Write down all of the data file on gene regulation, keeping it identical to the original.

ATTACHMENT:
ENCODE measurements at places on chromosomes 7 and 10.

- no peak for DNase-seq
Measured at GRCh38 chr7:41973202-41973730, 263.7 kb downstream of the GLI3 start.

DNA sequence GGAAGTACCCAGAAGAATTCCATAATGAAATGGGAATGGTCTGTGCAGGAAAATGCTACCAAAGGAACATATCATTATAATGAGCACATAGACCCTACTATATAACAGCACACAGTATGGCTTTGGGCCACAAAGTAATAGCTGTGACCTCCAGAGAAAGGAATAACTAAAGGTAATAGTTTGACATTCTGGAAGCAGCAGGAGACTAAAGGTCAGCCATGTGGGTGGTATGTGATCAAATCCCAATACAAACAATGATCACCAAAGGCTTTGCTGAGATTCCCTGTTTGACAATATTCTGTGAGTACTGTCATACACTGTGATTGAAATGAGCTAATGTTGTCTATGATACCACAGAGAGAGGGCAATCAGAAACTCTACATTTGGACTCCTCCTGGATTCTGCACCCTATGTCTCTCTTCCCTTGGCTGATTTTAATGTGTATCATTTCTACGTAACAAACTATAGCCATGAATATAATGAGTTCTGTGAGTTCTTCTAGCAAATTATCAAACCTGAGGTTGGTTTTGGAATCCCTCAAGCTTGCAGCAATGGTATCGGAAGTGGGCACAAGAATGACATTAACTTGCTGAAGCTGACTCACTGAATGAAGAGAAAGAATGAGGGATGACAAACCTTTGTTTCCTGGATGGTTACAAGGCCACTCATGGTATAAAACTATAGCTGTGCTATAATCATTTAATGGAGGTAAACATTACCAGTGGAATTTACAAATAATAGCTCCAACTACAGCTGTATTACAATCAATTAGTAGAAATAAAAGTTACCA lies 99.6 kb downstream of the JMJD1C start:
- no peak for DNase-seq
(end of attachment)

ENCODE measurements at places on chromosomes 7 and 10.

- no peak for DNase-seq
Measured at GRCh38 chr7:41973202-41973730, 263.7 kb downstream of the GLI3 start.

DNA sequence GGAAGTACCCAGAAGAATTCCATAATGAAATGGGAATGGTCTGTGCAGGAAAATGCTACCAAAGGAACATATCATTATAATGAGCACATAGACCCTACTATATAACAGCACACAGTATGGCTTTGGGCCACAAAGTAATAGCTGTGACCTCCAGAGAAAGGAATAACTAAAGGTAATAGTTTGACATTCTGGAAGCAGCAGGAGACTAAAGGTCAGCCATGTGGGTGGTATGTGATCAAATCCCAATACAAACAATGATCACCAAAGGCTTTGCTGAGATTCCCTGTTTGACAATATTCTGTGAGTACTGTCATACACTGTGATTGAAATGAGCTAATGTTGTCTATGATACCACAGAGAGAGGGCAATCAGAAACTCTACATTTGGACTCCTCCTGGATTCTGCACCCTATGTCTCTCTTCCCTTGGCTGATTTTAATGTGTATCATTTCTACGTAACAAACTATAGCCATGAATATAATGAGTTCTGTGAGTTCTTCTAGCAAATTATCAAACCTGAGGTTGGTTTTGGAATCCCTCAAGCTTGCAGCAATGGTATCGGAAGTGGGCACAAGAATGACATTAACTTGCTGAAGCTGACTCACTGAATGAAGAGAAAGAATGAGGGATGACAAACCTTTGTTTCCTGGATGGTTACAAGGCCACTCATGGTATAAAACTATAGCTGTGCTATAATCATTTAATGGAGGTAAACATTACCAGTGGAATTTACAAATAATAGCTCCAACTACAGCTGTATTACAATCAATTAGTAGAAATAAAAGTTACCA lies 99.6 kb downstream of the JMJD1C start:
- no peak for DNase-seq